What Evidence Do You Need For A Non-Molestation Order

emily gordon brown
Emily Gordon BrownLegal Assessment Specialist @ Lawhive
Updated on 25th January 2024

A non-molestation order in the UK offers legal protection from harassment, violence, or intimidation, often sought by victims of domestic abuse or stalking. To get this order, you need to show the court strong evidence that you've experienced or are likely to face such behavior.

Molestation includes physical, sexual, or psychological harassment that significantly affects your well-being.

There are no court fees for applying for this order. It tells the other person what they're not allowed to do, like being violent or threatening towards you or your children, contacting you or your children, or harassing you by visiting certain places.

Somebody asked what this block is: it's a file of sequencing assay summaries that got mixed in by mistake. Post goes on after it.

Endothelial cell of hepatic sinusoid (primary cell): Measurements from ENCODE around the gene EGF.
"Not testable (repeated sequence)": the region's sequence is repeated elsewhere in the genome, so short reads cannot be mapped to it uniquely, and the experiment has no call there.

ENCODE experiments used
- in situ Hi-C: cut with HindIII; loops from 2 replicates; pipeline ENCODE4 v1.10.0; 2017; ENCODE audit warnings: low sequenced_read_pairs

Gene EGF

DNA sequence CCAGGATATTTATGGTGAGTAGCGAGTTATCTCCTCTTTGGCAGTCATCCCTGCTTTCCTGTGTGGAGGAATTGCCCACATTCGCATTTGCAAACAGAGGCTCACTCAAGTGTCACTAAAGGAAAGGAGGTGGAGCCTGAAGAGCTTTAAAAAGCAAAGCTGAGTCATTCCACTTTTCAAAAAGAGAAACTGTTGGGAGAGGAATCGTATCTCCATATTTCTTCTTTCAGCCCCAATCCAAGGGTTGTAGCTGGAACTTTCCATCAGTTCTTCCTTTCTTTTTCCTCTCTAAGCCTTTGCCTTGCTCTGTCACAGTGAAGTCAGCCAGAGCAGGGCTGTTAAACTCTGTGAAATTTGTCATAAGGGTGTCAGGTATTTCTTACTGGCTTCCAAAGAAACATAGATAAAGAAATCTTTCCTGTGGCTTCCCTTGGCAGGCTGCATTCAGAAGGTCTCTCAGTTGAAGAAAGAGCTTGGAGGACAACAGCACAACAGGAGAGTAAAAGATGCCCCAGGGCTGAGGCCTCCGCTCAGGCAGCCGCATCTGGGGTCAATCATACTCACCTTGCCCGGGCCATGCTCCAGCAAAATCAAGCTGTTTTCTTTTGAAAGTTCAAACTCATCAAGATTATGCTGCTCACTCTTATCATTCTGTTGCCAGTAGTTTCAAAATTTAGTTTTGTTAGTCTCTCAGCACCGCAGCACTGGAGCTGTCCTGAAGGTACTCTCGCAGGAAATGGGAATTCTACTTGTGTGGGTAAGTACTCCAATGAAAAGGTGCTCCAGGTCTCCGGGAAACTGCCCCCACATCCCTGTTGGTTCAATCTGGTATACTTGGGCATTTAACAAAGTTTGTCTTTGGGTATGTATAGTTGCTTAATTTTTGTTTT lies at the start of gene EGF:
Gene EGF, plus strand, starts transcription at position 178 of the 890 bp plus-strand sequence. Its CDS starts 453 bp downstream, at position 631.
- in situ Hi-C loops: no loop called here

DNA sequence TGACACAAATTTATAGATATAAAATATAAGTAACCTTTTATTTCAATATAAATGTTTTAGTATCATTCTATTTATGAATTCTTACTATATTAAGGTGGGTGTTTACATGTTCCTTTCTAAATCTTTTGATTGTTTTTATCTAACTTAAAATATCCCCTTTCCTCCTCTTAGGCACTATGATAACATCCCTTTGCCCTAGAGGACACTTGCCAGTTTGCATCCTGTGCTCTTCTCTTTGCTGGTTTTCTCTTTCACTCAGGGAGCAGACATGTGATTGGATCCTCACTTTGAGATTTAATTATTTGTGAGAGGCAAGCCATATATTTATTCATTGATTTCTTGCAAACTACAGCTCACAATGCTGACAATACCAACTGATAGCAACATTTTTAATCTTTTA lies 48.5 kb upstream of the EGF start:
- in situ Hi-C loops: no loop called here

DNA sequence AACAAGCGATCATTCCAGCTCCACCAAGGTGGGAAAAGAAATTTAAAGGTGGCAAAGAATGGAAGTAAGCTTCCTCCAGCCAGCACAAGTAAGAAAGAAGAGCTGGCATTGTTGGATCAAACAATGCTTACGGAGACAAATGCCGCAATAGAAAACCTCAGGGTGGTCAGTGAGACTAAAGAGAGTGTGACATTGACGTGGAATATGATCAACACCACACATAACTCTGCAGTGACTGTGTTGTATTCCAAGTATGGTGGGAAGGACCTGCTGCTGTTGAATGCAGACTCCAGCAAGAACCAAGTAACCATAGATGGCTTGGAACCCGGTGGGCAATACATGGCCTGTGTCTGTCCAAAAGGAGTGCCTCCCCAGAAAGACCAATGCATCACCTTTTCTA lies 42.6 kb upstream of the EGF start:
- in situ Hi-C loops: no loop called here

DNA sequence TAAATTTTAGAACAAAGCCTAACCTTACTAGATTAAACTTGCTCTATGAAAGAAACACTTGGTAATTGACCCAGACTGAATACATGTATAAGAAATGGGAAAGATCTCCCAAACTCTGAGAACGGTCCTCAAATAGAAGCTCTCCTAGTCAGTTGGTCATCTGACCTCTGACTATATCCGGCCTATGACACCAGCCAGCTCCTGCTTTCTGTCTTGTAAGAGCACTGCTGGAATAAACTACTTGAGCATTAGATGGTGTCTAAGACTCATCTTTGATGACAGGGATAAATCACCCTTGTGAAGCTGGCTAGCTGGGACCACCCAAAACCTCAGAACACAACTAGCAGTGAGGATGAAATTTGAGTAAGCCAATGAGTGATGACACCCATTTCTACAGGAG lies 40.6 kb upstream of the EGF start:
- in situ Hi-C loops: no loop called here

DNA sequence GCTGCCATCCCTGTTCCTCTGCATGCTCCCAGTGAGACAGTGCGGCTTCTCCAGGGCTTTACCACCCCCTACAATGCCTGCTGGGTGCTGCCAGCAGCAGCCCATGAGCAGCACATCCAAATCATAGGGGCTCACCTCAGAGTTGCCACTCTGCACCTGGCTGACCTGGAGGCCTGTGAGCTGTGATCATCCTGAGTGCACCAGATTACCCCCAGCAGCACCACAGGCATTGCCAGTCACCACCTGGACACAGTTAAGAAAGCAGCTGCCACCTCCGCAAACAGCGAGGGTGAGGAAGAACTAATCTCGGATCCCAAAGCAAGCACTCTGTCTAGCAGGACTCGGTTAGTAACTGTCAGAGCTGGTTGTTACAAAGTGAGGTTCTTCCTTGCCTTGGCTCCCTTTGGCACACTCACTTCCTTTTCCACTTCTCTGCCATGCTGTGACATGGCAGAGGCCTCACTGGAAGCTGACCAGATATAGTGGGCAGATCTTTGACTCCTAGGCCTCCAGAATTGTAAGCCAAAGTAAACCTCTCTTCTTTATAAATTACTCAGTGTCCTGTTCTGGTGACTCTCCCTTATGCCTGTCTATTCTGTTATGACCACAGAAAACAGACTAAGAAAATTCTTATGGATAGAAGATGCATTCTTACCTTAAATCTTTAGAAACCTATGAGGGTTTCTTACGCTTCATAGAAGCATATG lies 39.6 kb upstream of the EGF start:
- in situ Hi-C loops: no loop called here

If they break the order, it's a criminal offense, and they can be arrested. This article discusses the evidence needed for a non-molestation order in the UK.

What evidence do you need for a non-molestation order in the UK?

Getting a non-molestation order from the court isn’t based on just one piece of evidence.

For a strong case, you need to show a clear and immediate risk of harm. Here are some examples of evidence you may wish to use if you apply for a non-molestation order. 

Supporting witness statements

When applying for a non-molestation order, you need to provide a detailed witness statement describing the mistreatment you've endured. In this, you should include specific events, police involvement, and any necessary medical treatment, along with dates times, and details of any witnesses present.

You can either use the provided template or write your own statement. If you opt for your own, make sure to include the proscribed "statement of truth" at the end, confirming the accuracy of your statement, and sign and date the statement to validate it.